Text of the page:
Vatican workers who meet public tested for COVID-19 antibodies

A Swiss Guard wearing a protective face mask speaks with a woman at the business entrance to the Vatican in early May. (CNS photo/Remo Casilli, Reuters)

By Carol Glatz Catholic News Service

VATICAN CITY — Vatican employees and workers who have contact with the public are being tested for the antibodies for COVID-19, said the new director of the Vatican department of health and hygiene.

“For now, the study has had good results in that no one has been shown to be a carrier of the antibodies,” Andrea Arcangeli told the Vatican newspaper in an interview published Aug. 3.

People being tested included Vatican police, members of the Swiss Guard, staff at the Vatican Museums and in the Vatican’s warehouses and shops, said Arcangeli, a medical doctor who started his new position in August after serving the department since 1999. He was on the medical team offering emergency care for St. John Paul II in the few months before his death in 2005.

When the COVID-19 pandemic erupted in Italy, the Vatican named Arcangeli to be its special commissioner to help handle the city-state’s emergency response.

Following what other countries were doing, he said, starting in March, the Vatican also stopped all routine medical services at its health clinic, which serves Vatican residents, employees and retirees, and focused all its efforts on urgent care.

People who suspected they had symptoms of COVID-19 were advised to not use the health clinic, but to go instead to a special mobile medical unit that had been set up exclusively for COVID-19 testing to help reduce the possibility of spreading the virus, he said.

“Fortunately, we did not see many patients suffering from COVID-19,” he said.

Their first positive case was confirmed by the Vatican March 6. It was a priest from Bergamo who had first gone to the health clinic for a routine pre-employment exam and later tested positive, leading the clinic to temporarily close for special cleaning and to order a preventative quarantine for those who had come into contact with the priest at the Vatican.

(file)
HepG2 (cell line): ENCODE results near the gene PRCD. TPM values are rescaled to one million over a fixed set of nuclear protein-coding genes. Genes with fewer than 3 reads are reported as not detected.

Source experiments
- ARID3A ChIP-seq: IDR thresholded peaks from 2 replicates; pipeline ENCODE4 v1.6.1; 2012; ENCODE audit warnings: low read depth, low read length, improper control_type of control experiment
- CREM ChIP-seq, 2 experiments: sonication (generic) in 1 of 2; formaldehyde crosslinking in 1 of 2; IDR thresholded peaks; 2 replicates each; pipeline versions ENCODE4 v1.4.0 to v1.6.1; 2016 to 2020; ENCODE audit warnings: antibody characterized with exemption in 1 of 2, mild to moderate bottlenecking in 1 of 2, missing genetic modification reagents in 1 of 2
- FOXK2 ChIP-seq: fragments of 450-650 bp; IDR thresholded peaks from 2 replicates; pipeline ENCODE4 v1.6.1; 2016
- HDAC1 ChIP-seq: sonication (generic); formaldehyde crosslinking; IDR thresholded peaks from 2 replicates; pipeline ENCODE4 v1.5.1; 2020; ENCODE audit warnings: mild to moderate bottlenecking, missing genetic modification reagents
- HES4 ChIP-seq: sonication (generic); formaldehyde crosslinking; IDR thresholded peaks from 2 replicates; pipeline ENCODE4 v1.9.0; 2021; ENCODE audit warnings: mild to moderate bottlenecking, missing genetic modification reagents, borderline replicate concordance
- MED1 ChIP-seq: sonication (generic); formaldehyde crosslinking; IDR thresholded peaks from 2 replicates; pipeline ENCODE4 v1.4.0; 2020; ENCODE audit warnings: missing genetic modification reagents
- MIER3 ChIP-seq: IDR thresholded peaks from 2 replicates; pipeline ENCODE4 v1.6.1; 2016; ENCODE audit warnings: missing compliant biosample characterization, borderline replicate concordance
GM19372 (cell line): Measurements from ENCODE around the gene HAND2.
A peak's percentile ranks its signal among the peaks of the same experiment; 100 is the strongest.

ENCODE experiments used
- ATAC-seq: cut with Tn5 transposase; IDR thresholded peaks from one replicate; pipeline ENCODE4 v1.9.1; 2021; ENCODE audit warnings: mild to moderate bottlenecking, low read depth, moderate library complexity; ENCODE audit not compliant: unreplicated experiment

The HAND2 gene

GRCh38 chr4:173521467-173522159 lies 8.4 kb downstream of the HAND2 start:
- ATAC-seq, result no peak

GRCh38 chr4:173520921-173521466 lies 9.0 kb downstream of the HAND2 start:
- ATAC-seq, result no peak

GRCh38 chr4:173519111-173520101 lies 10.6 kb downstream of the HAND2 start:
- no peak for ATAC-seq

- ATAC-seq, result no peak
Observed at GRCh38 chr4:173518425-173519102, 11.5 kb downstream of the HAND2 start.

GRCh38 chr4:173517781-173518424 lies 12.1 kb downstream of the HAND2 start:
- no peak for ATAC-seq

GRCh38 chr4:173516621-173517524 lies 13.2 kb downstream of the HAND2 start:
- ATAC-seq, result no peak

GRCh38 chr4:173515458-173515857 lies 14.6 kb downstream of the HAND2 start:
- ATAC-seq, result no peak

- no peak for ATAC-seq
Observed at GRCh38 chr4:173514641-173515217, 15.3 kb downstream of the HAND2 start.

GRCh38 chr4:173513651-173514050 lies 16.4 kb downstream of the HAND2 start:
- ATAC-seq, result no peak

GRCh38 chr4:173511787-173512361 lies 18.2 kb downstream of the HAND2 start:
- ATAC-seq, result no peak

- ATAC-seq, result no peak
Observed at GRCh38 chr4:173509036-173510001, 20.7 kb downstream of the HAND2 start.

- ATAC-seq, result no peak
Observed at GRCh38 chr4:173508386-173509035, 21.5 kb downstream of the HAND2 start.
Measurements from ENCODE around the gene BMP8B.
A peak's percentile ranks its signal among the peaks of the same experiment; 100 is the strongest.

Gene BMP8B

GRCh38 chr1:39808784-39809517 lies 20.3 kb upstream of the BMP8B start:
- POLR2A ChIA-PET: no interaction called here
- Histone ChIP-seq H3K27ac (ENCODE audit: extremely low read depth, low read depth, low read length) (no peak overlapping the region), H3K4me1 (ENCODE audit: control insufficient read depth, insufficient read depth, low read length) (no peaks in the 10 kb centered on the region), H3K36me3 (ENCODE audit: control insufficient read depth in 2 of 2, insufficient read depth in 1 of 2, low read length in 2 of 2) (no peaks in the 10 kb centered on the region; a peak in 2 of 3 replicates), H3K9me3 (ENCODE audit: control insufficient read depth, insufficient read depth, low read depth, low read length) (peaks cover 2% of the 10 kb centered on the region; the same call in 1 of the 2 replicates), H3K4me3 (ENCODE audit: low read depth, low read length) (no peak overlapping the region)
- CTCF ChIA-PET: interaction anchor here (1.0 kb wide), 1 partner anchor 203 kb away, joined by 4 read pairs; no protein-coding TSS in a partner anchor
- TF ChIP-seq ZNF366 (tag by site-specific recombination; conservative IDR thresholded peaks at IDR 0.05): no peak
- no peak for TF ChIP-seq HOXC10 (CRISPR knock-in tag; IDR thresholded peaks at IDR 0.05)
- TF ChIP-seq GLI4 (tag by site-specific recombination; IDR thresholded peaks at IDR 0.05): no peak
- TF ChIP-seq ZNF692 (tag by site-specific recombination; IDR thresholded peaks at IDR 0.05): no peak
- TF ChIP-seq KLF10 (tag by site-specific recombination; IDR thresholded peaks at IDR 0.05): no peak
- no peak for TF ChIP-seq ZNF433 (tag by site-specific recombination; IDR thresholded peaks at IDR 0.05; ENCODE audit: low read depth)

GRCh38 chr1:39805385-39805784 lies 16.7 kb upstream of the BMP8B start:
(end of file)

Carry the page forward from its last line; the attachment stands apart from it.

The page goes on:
Arcangeli said the other cases of Vatican employees and residents who tested positive for the coronavirus were all handled by Italian hospitals because the Vatican health clinic is not a hospital and offers only general and specialized tests and outpatient care.

But the health service did do blanket testing of Vatican employees and residents who would have been in contact with the people found to be positive, he added.

The Vatican has said it registered 12 confirmed cases of COVID-19 among employees and residents, regardless of where they were tested. All 12 tested negative by early June.

“Right now, we are doing specific antibody tests on all personnel that are in direct contact with the public,” he said.

According to the U.S. Centers for Disease Control and Prevention, antibodies develop between one to three weeks after infection by the novel coronavirus, but current studies are still looking into how long people carry the antibodies, which, in some lab tests, have been present at least three months after infection.

Arcangeli said they are ready for any eventual resurgence in the fall. There is a greater understanding about the disease “and, therefore, all the doctors are more prepared,” he said.

The clinic can help people who suspect they might be infected but it will continue to refer people who test positive to local Italian hospitals for care, he said.

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